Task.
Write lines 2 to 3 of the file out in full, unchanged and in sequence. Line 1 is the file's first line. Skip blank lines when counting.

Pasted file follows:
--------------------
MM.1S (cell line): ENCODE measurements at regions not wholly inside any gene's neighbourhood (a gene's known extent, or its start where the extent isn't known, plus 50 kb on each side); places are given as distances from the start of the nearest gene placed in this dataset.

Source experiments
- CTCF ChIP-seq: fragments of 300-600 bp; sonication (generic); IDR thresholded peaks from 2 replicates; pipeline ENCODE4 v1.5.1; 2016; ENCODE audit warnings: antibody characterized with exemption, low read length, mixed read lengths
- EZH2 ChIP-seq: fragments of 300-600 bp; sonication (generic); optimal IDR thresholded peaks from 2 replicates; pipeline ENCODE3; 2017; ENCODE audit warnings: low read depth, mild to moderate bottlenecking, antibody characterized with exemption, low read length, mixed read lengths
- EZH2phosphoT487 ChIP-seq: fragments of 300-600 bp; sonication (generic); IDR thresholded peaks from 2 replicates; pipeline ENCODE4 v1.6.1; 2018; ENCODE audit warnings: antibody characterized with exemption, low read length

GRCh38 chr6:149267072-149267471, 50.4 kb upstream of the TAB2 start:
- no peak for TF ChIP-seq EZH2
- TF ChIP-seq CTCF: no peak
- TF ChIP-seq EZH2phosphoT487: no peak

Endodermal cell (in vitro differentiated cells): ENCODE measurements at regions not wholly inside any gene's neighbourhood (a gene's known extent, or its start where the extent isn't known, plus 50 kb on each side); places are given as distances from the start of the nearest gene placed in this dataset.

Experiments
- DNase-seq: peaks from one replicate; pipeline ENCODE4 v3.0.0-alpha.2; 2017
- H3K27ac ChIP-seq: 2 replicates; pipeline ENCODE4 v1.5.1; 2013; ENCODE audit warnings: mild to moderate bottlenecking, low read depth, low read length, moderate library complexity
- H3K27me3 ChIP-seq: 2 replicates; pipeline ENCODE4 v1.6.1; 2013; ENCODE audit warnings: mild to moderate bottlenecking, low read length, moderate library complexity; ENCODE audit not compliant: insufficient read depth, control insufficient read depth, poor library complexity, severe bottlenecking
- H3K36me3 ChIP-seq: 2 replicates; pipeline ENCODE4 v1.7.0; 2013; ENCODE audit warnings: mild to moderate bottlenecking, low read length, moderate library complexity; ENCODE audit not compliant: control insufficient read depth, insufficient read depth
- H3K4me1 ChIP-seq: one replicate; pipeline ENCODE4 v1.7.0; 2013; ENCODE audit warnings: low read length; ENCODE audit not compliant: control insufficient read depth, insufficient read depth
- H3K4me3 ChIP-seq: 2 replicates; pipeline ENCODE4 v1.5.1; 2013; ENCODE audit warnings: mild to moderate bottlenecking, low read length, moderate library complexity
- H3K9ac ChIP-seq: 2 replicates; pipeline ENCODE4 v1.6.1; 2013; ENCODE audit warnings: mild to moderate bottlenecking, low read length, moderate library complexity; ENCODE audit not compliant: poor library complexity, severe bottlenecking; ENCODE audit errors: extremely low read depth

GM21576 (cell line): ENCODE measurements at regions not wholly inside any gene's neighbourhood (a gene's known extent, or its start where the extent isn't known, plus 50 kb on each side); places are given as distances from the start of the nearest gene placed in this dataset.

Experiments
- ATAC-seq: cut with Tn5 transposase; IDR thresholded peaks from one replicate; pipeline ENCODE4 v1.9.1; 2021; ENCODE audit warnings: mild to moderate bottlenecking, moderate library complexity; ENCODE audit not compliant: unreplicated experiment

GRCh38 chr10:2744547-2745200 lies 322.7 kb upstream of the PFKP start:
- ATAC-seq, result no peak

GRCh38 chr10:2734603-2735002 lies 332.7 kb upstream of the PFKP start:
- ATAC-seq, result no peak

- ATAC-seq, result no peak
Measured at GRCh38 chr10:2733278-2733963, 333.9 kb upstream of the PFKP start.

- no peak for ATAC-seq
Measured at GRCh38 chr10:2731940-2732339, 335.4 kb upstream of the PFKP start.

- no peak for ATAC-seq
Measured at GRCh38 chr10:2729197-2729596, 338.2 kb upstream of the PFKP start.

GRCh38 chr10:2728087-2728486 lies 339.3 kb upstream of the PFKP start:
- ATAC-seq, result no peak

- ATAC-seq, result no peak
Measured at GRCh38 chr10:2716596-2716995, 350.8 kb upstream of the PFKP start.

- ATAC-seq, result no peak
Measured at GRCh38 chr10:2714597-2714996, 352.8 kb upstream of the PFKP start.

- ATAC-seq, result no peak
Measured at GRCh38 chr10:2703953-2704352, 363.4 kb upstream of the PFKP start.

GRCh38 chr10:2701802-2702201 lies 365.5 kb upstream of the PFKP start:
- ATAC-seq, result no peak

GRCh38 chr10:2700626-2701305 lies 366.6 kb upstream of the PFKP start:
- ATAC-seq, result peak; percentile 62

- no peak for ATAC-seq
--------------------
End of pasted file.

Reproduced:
Source experiments
- CTCF ChIP-seq: fragments of 300-600 bp; sonication (generic); IDR thresholded peaks from 2 replicates; pipeline ENCODE4 v1.5.1; 2016; ENCODE audit warnings: antibody characterized with exemption, low read length, mixed read lengths